Student going through two worlds

Juggling two cultures


Yunmi Kim, reporter

Senior Yasmin Wiggan speaks English and Japanese. She juggles between the two different cultures on a daily basis. Wiggan was born in Nagasaki, Japan at a military hospital and went to Osaka during her preschool years.

She then moved to Hawaii with her mother to live with her father, “so that we could live together as a family,” Wiggan said, making her cope with a different culture.

Although she experienced many cultures , the most significant cultural differences that Wiggan’s experienced between her home country and the culture in America was the etiquette.

“I have to use keigo(higher form of speech) to the adults and to even people that are my age,” Wiggan said, and Japanese people are strict on manners. From this, Wiggan continues to  follow even the smallest things, such as saying “Thank you”or “Please”  in her daily life. When saying “Hello” to an adult, she must always bow her head slightly to greet them as a sign of respect.However, Wiggan explained that in America she saw that it was okay to just wave her hand to greet an hello, or even call them by their first name.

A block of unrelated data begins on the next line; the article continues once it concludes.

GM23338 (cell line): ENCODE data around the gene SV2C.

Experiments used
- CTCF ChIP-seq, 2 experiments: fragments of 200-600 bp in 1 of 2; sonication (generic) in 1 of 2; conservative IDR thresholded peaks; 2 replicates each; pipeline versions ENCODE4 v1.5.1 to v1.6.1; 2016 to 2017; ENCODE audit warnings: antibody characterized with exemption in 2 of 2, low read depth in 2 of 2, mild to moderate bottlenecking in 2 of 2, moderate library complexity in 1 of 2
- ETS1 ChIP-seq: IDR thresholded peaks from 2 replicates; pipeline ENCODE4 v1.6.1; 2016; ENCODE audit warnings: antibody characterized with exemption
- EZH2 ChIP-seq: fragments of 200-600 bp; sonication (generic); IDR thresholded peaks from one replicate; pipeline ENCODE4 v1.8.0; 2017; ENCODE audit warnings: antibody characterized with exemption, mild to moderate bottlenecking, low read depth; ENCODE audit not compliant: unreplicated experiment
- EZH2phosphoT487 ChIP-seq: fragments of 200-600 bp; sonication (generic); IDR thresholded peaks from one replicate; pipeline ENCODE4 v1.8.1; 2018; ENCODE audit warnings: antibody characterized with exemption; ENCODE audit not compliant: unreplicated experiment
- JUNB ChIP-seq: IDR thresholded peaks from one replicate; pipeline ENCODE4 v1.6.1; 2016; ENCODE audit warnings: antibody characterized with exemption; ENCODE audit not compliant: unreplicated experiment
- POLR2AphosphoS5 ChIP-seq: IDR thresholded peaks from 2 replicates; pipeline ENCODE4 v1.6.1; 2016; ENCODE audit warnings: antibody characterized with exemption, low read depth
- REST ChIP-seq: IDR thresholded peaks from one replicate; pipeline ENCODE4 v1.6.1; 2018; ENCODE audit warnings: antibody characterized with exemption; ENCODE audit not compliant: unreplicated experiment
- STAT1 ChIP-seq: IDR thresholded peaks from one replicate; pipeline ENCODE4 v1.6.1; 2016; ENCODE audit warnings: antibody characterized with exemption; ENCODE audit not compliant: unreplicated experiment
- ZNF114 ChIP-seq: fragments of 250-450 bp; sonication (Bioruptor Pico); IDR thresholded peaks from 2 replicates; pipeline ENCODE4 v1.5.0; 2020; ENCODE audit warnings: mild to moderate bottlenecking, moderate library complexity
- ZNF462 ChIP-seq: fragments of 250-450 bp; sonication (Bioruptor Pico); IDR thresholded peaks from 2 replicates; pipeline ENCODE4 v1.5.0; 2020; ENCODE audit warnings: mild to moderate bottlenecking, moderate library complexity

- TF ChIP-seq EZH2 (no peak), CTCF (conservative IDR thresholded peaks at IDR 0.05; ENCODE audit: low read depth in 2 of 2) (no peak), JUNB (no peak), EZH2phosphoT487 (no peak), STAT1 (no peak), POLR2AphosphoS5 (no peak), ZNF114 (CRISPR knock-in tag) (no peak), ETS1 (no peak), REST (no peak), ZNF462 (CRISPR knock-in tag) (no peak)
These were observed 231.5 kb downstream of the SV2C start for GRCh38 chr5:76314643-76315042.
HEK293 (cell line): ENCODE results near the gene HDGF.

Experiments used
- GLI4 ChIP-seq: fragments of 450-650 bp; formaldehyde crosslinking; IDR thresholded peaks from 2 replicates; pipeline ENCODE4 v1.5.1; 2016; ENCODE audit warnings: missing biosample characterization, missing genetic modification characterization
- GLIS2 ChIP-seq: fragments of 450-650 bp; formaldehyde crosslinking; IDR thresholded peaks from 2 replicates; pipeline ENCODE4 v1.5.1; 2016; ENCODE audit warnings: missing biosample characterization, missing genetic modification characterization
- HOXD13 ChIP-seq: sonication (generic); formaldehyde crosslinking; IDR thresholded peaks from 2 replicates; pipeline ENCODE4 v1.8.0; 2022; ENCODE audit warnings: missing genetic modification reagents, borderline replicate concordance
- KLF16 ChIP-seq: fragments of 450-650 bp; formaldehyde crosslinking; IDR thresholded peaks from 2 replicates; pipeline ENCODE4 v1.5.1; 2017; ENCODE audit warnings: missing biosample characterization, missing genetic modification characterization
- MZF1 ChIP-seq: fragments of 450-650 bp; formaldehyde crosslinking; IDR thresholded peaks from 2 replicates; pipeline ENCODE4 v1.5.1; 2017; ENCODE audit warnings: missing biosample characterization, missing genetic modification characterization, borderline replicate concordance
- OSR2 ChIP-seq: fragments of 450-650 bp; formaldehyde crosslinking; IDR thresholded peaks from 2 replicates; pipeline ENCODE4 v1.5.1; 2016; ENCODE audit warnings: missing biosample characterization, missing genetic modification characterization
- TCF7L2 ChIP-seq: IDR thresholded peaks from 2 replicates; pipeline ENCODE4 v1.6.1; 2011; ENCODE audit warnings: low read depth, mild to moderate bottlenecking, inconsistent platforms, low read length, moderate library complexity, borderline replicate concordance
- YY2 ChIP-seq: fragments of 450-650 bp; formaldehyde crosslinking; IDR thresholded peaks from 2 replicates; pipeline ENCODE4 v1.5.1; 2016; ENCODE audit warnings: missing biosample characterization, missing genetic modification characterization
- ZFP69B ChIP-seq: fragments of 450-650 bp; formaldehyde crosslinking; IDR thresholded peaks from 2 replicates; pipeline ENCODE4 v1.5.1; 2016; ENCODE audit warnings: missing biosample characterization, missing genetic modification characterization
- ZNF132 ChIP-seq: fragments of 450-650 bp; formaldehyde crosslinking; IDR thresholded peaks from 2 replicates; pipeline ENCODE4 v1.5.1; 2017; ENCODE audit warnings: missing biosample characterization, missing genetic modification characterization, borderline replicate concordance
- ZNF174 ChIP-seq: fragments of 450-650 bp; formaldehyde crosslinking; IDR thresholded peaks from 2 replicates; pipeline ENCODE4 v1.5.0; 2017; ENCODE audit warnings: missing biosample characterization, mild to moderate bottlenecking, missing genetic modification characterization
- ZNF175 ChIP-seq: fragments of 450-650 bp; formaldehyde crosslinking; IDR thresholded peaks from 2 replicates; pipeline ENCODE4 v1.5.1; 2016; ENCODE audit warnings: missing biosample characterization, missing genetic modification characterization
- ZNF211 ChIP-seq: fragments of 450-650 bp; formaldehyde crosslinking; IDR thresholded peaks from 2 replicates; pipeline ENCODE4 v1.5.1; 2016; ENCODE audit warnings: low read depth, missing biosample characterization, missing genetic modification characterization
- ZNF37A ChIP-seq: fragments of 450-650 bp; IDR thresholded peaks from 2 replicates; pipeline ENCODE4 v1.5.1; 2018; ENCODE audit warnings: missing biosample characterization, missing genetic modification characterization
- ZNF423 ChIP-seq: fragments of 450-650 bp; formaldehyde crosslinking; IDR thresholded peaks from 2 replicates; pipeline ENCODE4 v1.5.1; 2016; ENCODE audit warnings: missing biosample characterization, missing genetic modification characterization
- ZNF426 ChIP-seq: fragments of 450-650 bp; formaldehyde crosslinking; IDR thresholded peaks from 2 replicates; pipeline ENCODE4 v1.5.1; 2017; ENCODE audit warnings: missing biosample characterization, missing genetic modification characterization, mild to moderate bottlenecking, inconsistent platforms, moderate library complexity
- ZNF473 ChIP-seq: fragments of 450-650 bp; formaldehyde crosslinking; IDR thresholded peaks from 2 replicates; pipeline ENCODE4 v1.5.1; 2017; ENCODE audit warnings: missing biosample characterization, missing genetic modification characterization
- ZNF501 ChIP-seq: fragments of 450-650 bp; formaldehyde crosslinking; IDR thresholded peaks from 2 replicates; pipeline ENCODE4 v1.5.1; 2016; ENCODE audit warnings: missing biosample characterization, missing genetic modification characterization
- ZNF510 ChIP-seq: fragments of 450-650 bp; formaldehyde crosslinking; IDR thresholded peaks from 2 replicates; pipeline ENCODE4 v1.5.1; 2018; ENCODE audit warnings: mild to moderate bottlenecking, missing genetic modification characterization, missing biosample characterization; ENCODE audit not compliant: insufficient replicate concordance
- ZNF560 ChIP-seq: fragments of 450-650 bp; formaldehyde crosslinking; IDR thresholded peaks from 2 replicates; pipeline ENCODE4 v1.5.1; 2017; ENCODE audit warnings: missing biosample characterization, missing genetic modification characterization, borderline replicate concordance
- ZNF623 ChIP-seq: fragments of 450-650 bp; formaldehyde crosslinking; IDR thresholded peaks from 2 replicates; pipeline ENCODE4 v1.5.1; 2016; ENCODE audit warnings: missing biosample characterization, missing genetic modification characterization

Even though there are cultural difference in her home country and in America, Wiggan was happy about the diversity in America.

“I am viewed as an individual, and not as a family,” Wiggan said, for she is half Japanese and half African American.

People in Japan viewed her mother and whether as a “mistake” because her mother not only divorced, but was a single mother. In America, people don’t really care or get surprised if somebody were to say that their parents are divorced. Also because America has many ethnicities in one country, compared to Japan that has mostly one ethnic group, this shows her how much of a difference these two countries have on their values, cultures, and viewpoints.